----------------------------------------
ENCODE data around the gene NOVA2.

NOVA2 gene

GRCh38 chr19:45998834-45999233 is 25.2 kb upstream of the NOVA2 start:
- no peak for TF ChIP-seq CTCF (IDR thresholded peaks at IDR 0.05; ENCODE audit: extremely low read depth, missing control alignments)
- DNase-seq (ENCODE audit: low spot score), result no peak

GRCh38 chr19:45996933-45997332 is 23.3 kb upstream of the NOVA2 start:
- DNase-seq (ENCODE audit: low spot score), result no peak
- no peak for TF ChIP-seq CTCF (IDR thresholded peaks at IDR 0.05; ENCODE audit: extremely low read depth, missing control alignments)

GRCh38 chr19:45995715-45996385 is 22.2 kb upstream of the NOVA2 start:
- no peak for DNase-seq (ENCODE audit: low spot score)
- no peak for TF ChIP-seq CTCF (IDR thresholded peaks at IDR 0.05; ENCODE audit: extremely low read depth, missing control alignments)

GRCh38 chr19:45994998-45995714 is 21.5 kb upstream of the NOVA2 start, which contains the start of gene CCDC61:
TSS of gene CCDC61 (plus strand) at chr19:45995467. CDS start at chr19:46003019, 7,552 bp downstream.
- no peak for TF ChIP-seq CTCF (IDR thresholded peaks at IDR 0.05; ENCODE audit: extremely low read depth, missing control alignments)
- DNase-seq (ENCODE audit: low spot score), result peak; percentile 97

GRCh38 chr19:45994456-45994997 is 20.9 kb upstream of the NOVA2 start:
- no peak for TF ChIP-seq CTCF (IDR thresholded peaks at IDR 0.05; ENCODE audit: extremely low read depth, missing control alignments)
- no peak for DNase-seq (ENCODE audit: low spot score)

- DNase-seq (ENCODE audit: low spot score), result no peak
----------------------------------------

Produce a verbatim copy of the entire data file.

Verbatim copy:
ENCODE data around the gene NOVA2.

NOVA2 gene

GRCh38 chr19:45998834-45999233 is 25.2 kb upstream of the NOVA2 start:
- no peak for TF ChIP-seq CTCF (IDR thresholded peaks at IDR 0.05; ENCODE audit: extremely low read depth, missing control alignments)
- DNase-seq (ENCODE audit: low spot score), result no peak

GRCh38 chr19:45996933-45997332 is 23.3 kb upstream of the NOVA2 start:
- DNase-seq (ENCODE audit: low spot score), result no peak
- no peak for TF ChIP-seq CTCF (IDR thresholded peaks at IDR 0.05; ENCODE audit: extremely low read depth, missing control alignments)

GRCh38 chr19:45995715-45996385 is 22.2 kb upstream of the NOVA2 start:
- no peak for DNase-seq (ENCODE audit: low spot score)
- no peak for TF ChIP-seq CTCF (IDR thresholded peaks at IDR 0.05; ENCODE audit: extremely low read depth, missing control alignments)

GRCh38 chr19:45994998-45995714 is 21.5 kb upstream of the NOVA2 start, which contains the start of gene CCDC61:
TSS of gene CCDC61 (plus strand) at chr19:45995467. CDS start at chr19:46003019, 7,552 bp downstream.
- no peak for TF ChIP-seq CTCF (IDR thresholded peaks at IDR 0.05; ENCODE audit: extremely low read depth, missing control alignments)
- DNase-seq (ENCODE audit: low spot score), result peak; percentile 97

GRCh38 chr19:45994456-45994997 is 20.9 kb upstream of the NOVA2 start:
- no peak for TF ChIP-seq CTCF (IDR thresholded peaks at IDR 0.05; ENCODE audit: extremely low read depth, missing control alignments)
- no peak for DNase-seq (ENCODE audit: low spot score)

- DNase-seq (ENCODE audit: low spot score), result no peak